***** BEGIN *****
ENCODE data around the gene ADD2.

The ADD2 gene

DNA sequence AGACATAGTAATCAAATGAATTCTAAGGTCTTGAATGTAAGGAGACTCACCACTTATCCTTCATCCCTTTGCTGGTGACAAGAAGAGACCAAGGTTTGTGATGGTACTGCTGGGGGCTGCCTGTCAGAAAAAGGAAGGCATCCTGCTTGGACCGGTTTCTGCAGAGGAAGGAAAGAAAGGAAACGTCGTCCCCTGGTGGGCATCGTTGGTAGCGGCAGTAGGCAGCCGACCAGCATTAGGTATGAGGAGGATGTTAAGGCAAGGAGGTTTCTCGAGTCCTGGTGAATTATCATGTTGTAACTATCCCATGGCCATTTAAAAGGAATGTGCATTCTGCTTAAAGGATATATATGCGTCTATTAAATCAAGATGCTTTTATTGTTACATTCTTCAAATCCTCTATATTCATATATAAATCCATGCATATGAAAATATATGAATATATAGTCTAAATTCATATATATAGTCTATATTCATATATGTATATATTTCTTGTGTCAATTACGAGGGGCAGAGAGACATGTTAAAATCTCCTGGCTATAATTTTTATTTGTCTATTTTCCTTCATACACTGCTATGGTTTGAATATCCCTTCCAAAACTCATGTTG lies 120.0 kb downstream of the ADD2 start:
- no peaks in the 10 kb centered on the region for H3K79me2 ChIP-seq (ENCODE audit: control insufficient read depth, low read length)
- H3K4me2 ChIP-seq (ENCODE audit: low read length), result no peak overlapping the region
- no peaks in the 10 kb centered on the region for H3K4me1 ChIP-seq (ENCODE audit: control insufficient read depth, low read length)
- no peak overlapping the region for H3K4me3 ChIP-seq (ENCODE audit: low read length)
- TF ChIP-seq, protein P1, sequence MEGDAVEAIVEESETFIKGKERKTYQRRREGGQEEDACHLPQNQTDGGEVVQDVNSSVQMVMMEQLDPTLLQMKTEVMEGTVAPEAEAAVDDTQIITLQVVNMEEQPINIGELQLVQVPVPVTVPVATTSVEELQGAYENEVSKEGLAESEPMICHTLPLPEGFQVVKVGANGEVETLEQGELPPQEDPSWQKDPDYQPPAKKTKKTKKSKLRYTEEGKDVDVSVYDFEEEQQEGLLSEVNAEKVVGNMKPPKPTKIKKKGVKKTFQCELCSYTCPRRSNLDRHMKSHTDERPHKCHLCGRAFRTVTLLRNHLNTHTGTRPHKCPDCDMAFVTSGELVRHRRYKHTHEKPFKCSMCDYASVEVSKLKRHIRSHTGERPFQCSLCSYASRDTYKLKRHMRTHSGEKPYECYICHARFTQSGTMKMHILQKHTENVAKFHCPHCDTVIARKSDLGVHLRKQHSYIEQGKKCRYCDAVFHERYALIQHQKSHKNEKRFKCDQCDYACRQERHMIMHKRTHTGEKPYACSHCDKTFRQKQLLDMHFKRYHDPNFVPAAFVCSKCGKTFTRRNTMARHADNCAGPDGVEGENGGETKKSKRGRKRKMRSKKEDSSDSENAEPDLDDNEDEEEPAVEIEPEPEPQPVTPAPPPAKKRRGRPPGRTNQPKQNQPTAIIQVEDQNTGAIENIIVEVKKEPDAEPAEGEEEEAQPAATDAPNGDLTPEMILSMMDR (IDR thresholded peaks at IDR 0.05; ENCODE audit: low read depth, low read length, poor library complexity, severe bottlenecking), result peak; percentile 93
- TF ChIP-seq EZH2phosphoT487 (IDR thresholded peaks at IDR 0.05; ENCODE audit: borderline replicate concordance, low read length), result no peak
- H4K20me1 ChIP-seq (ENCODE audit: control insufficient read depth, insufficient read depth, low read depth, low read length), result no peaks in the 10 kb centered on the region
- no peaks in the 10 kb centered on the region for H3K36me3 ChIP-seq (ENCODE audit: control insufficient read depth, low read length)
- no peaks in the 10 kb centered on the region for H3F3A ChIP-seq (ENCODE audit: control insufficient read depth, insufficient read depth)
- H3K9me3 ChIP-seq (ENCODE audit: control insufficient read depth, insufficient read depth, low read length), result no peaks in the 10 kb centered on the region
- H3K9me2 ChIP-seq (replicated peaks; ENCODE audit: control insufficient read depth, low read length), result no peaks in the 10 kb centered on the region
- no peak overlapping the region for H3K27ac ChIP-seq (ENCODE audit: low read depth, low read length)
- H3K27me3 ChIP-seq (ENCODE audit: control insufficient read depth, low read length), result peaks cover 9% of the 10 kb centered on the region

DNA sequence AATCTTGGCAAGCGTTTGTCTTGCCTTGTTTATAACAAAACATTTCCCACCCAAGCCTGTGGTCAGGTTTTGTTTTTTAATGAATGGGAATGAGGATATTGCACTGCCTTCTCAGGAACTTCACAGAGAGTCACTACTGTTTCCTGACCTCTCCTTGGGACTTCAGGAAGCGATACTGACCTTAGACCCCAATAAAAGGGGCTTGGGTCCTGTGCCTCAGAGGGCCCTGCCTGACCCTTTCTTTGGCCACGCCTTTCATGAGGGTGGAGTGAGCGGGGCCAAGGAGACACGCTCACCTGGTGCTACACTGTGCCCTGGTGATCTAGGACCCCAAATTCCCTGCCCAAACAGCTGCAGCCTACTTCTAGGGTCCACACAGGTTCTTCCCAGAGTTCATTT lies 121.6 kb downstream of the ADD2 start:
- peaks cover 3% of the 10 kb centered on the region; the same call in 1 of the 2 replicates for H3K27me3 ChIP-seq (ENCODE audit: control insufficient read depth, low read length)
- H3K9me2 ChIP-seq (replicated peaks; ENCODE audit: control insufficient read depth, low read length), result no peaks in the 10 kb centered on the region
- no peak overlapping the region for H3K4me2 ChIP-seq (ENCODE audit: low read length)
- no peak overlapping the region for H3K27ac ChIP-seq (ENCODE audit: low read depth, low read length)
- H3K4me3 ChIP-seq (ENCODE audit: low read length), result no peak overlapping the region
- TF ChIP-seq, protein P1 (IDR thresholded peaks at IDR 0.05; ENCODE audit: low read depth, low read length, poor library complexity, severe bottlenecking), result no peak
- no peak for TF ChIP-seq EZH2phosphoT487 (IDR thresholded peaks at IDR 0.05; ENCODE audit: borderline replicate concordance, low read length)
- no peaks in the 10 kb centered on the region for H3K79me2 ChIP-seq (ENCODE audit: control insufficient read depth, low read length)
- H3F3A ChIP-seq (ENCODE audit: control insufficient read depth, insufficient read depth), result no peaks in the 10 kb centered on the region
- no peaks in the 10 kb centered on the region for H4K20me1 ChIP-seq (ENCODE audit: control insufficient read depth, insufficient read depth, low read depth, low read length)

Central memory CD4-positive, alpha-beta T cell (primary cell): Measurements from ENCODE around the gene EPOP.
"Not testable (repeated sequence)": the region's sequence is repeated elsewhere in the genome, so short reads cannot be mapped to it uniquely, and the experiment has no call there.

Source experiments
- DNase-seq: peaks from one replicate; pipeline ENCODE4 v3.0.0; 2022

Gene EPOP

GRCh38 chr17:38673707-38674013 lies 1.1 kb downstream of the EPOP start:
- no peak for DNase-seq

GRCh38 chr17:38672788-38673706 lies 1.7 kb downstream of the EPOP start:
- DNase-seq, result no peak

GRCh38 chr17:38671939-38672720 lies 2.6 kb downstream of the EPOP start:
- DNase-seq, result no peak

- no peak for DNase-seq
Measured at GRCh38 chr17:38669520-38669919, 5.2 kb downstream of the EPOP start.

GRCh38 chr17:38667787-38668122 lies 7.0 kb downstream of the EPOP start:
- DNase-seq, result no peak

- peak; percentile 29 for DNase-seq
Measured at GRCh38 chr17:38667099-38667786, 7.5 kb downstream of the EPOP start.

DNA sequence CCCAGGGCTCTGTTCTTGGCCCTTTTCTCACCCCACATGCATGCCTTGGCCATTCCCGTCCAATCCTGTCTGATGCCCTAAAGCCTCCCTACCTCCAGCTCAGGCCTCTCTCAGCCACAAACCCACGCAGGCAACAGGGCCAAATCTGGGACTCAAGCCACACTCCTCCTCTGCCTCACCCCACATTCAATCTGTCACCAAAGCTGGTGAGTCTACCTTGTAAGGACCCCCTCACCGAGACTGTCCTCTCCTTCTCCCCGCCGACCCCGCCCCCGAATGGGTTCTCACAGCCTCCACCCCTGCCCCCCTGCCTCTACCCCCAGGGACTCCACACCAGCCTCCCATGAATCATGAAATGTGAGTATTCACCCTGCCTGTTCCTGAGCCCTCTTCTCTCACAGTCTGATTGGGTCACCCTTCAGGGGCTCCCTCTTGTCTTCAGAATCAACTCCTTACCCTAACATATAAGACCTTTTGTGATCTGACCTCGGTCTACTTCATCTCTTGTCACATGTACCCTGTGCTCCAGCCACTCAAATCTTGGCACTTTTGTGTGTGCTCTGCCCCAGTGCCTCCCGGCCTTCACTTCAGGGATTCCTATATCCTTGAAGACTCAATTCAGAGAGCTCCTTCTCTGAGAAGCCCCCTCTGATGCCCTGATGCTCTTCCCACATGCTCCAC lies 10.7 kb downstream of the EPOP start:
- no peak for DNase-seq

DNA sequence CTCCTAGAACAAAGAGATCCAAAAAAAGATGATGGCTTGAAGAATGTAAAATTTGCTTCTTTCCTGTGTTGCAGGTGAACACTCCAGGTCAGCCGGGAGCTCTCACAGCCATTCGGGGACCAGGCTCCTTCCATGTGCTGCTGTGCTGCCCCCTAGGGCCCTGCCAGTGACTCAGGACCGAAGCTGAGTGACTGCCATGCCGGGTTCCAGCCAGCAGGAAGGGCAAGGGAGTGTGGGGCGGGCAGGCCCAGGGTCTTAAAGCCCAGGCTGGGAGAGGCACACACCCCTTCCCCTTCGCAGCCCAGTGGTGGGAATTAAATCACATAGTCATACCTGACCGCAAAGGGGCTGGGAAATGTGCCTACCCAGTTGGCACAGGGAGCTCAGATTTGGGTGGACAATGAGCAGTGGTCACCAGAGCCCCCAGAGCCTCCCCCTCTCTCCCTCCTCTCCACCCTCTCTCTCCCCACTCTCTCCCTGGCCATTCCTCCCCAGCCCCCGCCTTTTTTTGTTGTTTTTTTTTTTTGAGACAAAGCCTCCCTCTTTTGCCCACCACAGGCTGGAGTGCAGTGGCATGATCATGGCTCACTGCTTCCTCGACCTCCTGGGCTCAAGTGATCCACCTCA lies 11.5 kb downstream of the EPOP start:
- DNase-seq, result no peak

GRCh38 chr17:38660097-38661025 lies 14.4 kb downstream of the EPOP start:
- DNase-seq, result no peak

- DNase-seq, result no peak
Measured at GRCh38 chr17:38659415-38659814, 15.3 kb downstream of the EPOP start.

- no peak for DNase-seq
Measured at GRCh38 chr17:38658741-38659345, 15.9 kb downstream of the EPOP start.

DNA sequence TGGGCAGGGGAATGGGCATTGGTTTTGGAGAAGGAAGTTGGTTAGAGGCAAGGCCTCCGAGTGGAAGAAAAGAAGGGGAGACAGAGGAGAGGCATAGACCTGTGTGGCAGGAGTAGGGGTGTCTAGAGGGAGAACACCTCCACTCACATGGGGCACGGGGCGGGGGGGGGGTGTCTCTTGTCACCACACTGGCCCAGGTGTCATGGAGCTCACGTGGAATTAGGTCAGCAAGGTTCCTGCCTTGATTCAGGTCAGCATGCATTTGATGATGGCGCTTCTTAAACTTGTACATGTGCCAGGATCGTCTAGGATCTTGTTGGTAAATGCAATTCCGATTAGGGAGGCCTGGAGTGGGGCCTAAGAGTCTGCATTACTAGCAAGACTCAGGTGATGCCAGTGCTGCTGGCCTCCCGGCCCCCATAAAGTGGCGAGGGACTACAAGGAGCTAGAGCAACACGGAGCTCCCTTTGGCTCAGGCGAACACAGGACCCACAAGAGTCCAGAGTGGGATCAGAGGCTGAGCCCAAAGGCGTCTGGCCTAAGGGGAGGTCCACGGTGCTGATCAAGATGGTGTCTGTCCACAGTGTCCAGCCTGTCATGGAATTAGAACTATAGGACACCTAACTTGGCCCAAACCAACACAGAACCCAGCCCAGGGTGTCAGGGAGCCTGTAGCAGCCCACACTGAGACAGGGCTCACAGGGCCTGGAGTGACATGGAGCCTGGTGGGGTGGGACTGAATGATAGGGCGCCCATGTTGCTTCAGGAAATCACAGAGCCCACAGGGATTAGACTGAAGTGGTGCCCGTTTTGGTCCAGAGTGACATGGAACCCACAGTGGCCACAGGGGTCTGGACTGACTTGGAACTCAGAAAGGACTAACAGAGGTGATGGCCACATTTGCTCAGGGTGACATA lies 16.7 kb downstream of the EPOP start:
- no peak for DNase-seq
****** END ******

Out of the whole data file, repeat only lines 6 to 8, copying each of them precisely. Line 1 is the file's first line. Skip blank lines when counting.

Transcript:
- no peaks in the 10 kb centered on the region for H3K4me1 ChIP-seq (ENCODE audit: control insufficient read depth, low read length)
- no peak overlapping the region for H3K4me3 ChIP-seq (ENCODE audit: low read length)
- TF ChIP-seq, protein P1, sequence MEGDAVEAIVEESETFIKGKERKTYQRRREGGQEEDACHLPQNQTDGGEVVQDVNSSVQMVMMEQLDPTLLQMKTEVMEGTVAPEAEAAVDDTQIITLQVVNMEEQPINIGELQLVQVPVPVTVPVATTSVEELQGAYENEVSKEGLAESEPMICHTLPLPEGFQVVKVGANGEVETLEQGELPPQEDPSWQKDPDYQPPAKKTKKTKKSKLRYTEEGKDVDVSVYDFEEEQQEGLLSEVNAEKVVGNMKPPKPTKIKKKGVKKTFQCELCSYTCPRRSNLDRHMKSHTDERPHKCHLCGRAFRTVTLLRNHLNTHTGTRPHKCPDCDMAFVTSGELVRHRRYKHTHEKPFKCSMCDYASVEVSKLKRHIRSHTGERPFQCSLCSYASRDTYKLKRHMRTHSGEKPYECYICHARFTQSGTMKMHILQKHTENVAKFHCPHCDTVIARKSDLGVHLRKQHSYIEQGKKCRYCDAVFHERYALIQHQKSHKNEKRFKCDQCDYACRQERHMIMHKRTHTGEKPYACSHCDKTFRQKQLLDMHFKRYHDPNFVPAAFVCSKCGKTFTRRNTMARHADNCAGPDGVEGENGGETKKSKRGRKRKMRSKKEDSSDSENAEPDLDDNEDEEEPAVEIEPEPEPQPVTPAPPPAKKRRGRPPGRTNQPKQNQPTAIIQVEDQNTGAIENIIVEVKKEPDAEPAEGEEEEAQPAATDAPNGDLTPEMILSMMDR (IDR thresholded peaks at IDR 0.05; ENCODE audit: low read depth, low read length, poor library complexity, severe bottlenecking), result peak; percentile 93